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Sentencing — supervised release — revocation

United States Court of Appeals For the Seventh Circuit

Criminal

Sentencing — supervised release — revocation

A condition of supervised release, that the defendant not participate in his former occupation of tax preparer, is not unconstitutionally vague.

“We are unconvinced by Preacely’s due process challenge to the special condition of supervised release. A condition of supervised release is unconstitutionally vague if it fails to provide a person of reasonable intelligence adequate notice of what conduct is prohibited. United States v. Schave, 186 F.3d 839, 843 (7th Cir. 1999). The primary problem with Preacely’s argument is that he raises it too late. The time for Preacely to challenge the condition was at sentencing or on direct appeal, not at his revocation hearing. See United States v. Flagg, 481 F.3d 946, 950 (7th Cir. 2007) (‘The proper method for challenging a conviction and sentence is through direct appeal or collateral review, not a supervised release revocation proceeding.’). In any event, we are unpersuaded that the contested special condition of supervised release failed to make it clear that Preacely should avoid being involved in the day-to-day operation of Personal Tax, particularly when the provision is considered in conjunction with the district court’s comments at sentencing.”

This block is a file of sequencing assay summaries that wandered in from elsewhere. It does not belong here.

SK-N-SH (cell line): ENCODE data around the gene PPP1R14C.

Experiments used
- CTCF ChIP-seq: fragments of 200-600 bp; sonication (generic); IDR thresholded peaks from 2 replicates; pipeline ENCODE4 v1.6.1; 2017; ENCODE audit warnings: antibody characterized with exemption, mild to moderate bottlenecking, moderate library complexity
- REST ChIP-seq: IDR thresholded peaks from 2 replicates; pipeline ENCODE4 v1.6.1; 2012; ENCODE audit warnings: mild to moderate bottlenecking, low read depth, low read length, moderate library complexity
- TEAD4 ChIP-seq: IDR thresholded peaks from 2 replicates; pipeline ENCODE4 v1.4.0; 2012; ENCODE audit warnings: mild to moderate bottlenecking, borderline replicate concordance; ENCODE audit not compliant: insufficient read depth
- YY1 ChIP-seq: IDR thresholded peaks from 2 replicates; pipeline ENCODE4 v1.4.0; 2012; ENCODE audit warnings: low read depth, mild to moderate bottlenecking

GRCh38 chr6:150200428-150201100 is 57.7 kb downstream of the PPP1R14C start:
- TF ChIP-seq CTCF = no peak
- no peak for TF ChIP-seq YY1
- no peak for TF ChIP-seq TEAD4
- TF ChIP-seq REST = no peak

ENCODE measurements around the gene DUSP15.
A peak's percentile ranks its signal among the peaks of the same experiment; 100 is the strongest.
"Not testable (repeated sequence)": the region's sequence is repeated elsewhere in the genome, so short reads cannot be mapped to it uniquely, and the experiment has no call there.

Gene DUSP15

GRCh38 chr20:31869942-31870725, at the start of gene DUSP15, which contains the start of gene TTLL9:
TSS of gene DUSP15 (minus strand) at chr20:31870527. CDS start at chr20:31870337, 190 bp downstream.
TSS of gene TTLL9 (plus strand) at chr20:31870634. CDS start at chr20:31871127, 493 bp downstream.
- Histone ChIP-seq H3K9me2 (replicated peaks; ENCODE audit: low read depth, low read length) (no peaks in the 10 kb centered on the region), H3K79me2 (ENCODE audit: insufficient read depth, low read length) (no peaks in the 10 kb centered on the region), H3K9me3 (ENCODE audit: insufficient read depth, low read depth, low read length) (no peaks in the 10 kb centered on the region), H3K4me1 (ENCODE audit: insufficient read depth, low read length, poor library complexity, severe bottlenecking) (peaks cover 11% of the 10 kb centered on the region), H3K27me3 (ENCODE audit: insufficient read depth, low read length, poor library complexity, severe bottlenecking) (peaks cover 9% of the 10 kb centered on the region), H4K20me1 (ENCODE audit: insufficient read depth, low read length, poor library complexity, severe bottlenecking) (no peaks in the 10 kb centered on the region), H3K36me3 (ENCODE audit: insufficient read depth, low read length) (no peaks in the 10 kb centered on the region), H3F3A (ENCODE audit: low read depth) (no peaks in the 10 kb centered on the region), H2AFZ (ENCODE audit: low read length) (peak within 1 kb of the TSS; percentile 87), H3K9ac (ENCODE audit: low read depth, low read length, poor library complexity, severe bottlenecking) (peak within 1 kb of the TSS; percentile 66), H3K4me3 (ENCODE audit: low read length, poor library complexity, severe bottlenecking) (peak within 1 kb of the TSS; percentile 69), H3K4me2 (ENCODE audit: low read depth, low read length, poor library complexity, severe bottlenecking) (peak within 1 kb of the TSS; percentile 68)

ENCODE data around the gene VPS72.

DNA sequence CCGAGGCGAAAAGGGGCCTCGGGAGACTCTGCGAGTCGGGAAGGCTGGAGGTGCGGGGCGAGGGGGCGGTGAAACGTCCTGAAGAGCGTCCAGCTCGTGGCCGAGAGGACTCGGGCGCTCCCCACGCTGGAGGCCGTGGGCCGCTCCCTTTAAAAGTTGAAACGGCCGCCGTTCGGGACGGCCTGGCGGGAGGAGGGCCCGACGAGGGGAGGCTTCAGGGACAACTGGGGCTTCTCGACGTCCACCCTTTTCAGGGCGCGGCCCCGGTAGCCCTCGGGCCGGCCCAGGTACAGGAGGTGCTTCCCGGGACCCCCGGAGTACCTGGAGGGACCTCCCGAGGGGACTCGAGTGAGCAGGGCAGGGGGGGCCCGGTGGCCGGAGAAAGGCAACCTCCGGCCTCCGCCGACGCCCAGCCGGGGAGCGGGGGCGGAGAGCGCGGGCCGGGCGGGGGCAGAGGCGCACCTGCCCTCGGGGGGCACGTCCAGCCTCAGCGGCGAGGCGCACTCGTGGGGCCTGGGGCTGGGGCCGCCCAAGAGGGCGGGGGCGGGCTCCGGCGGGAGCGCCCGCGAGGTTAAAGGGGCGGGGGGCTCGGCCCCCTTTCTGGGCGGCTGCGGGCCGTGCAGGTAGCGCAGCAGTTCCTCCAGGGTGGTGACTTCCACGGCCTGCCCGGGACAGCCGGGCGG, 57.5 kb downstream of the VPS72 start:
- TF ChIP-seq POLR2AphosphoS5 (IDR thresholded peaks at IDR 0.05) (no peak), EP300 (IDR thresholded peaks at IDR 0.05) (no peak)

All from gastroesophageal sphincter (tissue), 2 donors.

Affirmed.

12-1714 U.S. v. Preacely

Appeal from the United States District Court for the Northern District of Illinois, Conlon, J., Rovner, J.

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